While the Liebherr LR 1400 is used to erect the upper most portions of the wind turbines, a smaller crane generally is also on site to erect the lower and mid portions of the turbines, Robertson says. In the case of Buckner HeavyLift, they often supply a Manitowoc 999 to accomplish these tasks. Often smaller RTs are used to complete foundation work and help the larger cranes with the erection process. However, the process for erecting turbines and the cranes used differs from one project to another, based on the turbine manufacturer, terrain, crane rental company fleets, availability of cranes and other factors.

Robertson says that Buckner's Manitowoc 999s that are used on a wind farms are rigged to set the lowers and mids to a height of 160 to 200 feet, far less than its rated capacity. The beauty of the 999, according to Robertson, is that it can move between foundations easily, even on rugged, rocky terrain. In a normal situation, when all the wind turbine components are available and the cranes are ready to work, a contractor can erect 120 turbines in less than six months and then move on to the next project.

Ironically, as the investment in wind energy continues to grow, and is spurred by government tax credits and a prevailing mindset to lessen the country's dependence on oil, the effort to develop a wind farm becomes more complicated. Wind farm engineers are developing new foundations that are stronger and easier to construct, while wind turbine manufacturers are designing more powerful turbines to generate even more power.

Typically, wind turbines in the US are smaller than those used in Europe, although developers expect larger and taller turbines to be the trend. Turbines used in the US are typically one or two megawatts, while some European manufacturers are producing 5 MW units. The larger turbines being erected in Europe are presenting significant challenges to transport and erection contractors. Coupled with the component size, weight and height, wind farm sites on land are often in remote locations at higher altitudes, which make access difficult, both to the site and to travel between individual turbines.

Heavier and Higher

In the US, wind turbines for land-based wind farms have rotor diameters ranging from about 164 feet (50 meters) to about 295 feet (90 meters), and with towers of roughly the same size. At the larger end of the category in the US, a 295 foot (90 meter) turbine would have a total height from the tower base to the tip of the rotor of approximately 442 feet (135 meters).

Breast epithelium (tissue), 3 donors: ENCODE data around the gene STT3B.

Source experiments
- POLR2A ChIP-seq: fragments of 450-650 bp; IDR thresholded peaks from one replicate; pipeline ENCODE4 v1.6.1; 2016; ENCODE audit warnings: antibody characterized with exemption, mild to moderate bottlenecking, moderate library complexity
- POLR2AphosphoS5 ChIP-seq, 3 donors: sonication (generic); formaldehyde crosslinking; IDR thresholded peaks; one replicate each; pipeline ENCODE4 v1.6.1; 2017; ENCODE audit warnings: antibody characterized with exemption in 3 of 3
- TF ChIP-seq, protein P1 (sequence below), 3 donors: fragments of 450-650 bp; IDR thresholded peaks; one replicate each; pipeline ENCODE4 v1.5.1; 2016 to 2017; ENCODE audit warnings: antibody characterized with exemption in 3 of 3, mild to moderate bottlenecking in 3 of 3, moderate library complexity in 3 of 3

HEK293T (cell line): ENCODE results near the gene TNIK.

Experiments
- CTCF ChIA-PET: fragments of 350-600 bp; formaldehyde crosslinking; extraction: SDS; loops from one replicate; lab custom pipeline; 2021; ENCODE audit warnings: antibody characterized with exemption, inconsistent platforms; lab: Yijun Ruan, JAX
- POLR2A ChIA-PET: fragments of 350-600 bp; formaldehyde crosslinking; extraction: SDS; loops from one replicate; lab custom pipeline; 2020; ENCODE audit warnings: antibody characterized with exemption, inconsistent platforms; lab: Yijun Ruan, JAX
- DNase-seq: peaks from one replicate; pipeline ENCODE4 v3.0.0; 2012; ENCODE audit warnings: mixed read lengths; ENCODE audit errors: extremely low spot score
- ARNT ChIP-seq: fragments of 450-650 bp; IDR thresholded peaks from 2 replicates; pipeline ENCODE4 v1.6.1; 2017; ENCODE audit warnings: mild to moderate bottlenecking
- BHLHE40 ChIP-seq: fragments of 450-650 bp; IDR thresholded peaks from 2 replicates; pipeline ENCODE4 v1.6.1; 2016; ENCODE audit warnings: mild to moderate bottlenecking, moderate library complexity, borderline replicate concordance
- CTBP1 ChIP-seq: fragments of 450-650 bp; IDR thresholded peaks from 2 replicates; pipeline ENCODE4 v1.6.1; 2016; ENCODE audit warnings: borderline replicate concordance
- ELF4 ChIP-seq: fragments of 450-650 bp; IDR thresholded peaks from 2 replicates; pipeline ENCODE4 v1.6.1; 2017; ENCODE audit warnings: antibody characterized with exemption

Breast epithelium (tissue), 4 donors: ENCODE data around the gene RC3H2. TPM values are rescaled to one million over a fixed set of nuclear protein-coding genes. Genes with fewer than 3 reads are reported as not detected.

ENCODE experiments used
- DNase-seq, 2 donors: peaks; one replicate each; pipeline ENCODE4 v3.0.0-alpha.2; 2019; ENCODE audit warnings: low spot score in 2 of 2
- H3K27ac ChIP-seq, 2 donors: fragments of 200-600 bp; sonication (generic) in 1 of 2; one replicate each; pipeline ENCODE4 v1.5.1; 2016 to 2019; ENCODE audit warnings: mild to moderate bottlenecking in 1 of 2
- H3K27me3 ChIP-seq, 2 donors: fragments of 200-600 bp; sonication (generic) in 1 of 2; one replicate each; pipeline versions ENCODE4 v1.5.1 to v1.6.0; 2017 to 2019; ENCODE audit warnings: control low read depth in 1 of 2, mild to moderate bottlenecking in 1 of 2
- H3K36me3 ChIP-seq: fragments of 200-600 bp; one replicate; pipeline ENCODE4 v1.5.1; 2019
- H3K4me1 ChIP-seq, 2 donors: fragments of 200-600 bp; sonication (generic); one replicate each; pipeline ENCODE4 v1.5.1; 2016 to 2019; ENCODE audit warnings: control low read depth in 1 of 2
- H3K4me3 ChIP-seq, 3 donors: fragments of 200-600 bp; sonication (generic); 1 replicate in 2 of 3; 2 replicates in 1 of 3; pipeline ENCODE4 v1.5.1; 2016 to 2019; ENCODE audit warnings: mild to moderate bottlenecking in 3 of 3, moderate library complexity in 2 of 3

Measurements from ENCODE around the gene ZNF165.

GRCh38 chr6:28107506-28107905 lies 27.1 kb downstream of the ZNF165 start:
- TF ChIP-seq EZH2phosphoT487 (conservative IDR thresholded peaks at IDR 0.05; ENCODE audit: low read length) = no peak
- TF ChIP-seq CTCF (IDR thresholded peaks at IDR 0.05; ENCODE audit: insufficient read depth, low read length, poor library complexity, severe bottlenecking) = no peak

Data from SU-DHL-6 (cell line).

Thus far, Buckner's Robertson says the Liebherr LR 1400/2 has been the machine of choice on wind farms in the US. “That's been the machine we've had the most success with although we think that as turbines get larger and taller we will see the LR 1750 emerging as the crane of choice.”

Conversely, Terex-Demag and Manitowoc cranes are doing their fair share of erecting the turbine uppers, with the Terex-Demag CC 2800-1 NT being the turbine erection specialist for that manufacturer and the Manitowoc 16000 that company's leading wind tower crane. The Manitowoc 999, the Link-Belt 348 and the Kobelco CK2500-II are among the more popular cranes for setting the lower sections of the turbines in the US.

Marco Crane rents cranes to wind farm contractors throughout the Southwest and West, from Texas to California, according to Dan Mardian. The company's Link-Belt 348 works on wind farm projects throughout West Texas, including in the Sweetwater vicinity, which has a large concentration of wind power plants. “My only concern about the wind power industry is that if the government subsidies were not there, would this still be viable work?” Mardian asks. “Right now there is a lot of work in the wind business so we're keeping the cranes very busy.”

Virtually every crane rental company in the nation is likely involved in or at least looking at wind work as the demand for cranes in this sector increases. Steve Burkholder with JF Lomma in Pennsylvania says that demand for the Liebherr 1400 and the Manitowoc 16000 far exceeds what is available in the US. He says cranes that are on order are already booked.

“We have a Manitowoc 16000 on order,” says Burkholder. “We have people calling looking for Manitow 16000s for wind work but there aren't any available.